In 1846, the Christian Iowa farmers in Clayton County named a new town Elkader in honor of Algerian prince Abdel Kader el-Jazairy for saving 12,000 Maronite Christians from massacre during the 1860 Mount Lebanon Civil War (an uprising by Syrian Maronite Christian farmers against their Druze landowners) – an act for which US President Abraham Lincoln lauded him for his bravery and respect for Christian faith.
Even the Jew York Times eulogized the Algerian Emir as “one of the few great men of the century. The nobility of his character won him the admiration of the world.”
Syrian Maronite Church declared prince Abd el Kader el Jazairy as a Muslim Saint .
Elkader is the only American town named after an Arab hero. It has a total population of 1,500 with three churches – but no Muslim, Arab or a mosque.
Since 2008 Elkader has been reviving his legacy, thanks largely to the 9-year-old nonprofit group, Abdelkader Education Project (AEP).
Abd el-Kader led Muslim resistance against French colonists in the 1830s. He liberated two-third of Algeria occupied by the French Judeo-Christian settlers. He bought arms from Ottoman Turkey and England. The French army succeeded in defeating the Muslim resistance by 1848 and Abd el-Kader took refuge in Morocco. But Paris forced King of Morocco to extradite him. He was handed over to France on Napoleon III’s promise that he would be allowed to migrate to Syria or Egypt. But the good Catholic king abandoned his promise and put Abd el-Kader in jail where he suffered torture and religious humiliation for five year before Napoleon III released him on the condition never to interfere in the affairs of Algeria. Abd el-Kader, thus went to the Ottoman town of Bursa in October 1852. Following a severe earthquake in 1855, he left Bursa and settled in Damascus where he died on May 26, 1883. He was buried near the tomb of Sheikh Ibn Arabi. On July 5, 1966, his body was taken from this place with a great ceremony attended by Muslim and Christian religious leaders and Syrian president and cabinet ministers (watch a video below).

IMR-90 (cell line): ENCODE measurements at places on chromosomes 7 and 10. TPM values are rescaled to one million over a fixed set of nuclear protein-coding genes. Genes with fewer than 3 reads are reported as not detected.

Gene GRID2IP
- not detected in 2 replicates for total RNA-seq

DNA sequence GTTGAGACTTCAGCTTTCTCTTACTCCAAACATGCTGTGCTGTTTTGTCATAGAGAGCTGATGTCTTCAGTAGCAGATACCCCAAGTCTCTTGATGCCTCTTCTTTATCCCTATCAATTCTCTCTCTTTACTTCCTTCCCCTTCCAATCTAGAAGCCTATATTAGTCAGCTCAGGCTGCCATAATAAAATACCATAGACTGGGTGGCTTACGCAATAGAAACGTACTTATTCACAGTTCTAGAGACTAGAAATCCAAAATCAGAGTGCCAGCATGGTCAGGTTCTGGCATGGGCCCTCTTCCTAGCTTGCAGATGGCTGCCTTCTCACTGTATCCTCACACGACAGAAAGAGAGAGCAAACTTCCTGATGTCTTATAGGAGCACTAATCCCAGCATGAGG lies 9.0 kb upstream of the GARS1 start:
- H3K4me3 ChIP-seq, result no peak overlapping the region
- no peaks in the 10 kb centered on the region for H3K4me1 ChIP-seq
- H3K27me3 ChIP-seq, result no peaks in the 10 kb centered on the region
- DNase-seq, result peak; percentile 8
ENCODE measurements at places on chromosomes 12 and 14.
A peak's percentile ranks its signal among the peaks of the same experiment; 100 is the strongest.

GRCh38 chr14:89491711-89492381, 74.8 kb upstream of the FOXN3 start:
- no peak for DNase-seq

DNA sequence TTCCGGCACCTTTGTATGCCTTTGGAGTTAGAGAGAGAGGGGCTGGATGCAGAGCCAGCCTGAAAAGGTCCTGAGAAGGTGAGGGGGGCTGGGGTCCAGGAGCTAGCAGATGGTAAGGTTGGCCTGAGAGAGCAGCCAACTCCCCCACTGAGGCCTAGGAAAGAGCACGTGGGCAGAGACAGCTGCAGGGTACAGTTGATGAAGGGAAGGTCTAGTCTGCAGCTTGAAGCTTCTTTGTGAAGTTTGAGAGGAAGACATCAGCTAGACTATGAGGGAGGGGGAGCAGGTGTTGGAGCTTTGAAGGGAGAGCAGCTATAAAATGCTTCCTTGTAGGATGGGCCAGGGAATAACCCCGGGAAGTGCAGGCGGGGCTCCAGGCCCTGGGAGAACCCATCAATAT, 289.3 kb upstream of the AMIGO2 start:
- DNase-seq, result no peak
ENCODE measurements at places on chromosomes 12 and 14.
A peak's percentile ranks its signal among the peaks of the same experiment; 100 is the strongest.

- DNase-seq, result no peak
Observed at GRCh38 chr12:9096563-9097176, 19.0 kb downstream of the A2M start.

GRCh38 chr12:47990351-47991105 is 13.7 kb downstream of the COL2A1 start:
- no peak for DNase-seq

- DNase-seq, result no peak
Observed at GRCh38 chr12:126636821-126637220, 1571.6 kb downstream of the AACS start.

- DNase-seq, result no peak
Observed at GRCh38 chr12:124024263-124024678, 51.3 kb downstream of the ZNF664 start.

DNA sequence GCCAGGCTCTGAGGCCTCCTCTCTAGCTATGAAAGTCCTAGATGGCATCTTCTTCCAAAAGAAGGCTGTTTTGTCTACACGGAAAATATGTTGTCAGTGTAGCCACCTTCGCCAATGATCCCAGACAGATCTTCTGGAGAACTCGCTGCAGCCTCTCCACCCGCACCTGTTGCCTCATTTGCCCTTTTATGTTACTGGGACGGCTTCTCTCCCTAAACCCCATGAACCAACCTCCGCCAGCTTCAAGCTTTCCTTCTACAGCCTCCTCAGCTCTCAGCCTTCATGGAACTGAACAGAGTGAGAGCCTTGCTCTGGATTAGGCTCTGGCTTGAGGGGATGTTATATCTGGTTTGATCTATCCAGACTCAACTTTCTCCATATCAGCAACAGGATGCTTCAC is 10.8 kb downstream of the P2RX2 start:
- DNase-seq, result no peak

American Jewish historian Jan T. Gross (Princeton) said last year: “In the face of anti-Muslim sentiment and religious intolerance, AEP seeks to counter stereotypes about Islam as a religion of violence and the Muslim as terrorist and enemy of the West. The Emir’s life offers a perfect way to understand how religions can help to build bridges and preserve humanity even in wartime.”
American author John W. Kiser’s book, Commander of the Faithful: The Life and Times of Emir Abd el-Kader, says: “The students’ stereotypes about Muslims and Arabs have been challenged, and their minds opened to the diversity of the Muslim world,” he observes. As a role model, he says, Abd el-Kader is a uniﬁer – whose probing intellect, ethical courage, compassion, depth of knowledge – impress all who learn about him.
In 1842, Emir Abd el-Kader established the Code for the Protection of Prisoners of War – based on Islamic Sharia’h. It was two decades before the Swiss millionaire and Christian Zionist Henri Dunant established the International Red Cross in 1863. Henri Dunant, a personal friend of Theodor Herzl, attended the first Zionist Conference at Basel in 1897.
In 1843 Marshal of the French empire, Nicolas Jean-de-Dieu Soult (d. 1851) declared that ‘Abd el-Kader as one of the three great men then living ; the two others were, Chechen Imam Shamil and Ottoman Gen.Muhammad Ali Pasha, the Viceroy of Egypt.
In 2012, Hollywood director Oliver Stone (Jewish) showed interest to make a movie on Emir Abd el-Kader with the notorious Islamophobe Jew actor George Clooney playing the Muslim Saint part. However, opposition from Algerian and Syrian cultural ministries killed the project.